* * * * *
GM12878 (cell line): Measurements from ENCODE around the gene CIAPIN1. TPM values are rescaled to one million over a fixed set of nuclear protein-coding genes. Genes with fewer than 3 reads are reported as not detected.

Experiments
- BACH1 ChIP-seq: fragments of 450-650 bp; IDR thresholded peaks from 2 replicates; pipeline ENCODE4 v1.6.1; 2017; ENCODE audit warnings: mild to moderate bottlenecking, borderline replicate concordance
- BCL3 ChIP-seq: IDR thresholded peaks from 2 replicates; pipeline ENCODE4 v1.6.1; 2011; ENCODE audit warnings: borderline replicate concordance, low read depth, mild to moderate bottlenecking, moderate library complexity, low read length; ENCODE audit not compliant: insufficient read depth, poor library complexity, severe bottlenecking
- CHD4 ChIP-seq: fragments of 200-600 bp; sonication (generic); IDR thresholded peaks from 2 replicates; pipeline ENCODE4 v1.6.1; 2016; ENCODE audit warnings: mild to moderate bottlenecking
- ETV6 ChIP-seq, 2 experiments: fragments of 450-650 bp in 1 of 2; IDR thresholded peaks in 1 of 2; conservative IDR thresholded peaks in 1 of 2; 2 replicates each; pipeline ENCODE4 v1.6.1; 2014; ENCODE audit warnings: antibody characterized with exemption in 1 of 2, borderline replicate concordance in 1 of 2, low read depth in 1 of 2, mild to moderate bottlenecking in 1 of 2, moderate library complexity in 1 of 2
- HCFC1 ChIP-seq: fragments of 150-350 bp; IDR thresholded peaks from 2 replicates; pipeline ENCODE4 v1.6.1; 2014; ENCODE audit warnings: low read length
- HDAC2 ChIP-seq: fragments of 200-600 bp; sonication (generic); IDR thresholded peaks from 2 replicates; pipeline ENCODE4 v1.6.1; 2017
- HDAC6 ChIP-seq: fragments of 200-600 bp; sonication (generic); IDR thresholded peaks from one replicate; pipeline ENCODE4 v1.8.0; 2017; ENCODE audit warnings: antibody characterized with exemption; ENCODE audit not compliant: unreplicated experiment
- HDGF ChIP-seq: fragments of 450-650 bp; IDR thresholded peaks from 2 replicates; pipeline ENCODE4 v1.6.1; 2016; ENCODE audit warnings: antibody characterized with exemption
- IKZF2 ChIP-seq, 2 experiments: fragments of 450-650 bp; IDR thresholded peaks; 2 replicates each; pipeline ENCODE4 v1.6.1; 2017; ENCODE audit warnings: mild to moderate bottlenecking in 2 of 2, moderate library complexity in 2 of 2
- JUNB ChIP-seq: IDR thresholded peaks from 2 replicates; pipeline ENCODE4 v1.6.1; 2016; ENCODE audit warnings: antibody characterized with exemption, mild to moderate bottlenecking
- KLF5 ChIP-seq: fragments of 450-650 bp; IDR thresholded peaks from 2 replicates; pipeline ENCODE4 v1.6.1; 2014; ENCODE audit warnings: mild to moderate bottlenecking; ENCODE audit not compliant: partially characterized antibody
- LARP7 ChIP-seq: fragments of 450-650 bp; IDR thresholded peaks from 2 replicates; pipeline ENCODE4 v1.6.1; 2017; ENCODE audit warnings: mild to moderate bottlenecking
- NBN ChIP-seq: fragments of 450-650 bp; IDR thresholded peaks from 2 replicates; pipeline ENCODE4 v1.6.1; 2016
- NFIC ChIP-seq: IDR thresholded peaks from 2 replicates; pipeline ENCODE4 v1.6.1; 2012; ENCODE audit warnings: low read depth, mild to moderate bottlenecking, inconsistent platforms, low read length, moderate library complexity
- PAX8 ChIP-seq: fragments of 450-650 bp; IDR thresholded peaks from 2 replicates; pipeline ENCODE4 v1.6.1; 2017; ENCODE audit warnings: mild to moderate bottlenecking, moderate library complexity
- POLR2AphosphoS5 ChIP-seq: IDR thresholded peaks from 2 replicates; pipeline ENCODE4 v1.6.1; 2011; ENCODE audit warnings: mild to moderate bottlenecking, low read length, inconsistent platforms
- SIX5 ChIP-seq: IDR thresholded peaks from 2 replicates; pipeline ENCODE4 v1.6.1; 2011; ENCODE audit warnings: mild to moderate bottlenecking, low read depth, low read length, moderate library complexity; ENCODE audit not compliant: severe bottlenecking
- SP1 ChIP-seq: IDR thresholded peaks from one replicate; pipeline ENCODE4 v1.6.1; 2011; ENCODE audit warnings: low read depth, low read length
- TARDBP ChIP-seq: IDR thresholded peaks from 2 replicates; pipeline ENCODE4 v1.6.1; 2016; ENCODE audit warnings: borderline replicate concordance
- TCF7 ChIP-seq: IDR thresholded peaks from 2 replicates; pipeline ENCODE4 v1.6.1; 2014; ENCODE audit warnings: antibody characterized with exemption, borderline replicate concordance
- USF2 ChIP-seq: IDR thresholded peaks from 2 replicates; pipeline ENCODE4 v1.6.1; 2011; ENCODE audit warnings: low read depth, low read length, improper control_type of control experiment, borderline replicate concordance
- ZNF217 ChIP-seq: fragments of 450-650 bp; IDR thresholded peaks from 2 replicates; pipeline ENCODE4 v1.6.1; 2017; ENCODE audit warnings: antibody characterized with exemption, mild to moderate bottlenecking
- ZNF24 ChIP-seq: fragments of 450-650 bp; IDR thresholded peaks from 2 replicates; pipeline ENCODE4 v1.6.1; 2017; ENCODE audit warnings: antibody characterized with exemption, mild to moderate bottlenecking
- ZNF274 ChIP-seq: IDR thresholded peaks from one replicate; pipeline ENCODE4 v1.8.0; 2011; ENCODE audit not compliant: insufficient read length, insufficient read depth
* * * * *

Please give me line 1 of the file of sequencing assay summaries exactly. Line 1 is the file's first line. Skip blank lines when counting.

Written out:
GM12878 (cell line): Measurements from ENCODE around the gene CIAPIN1. TPM values are rescaled to one million over a fixed set of nuclear protein-coding genes. Genes with fewer than 3 reads are reported as not detected.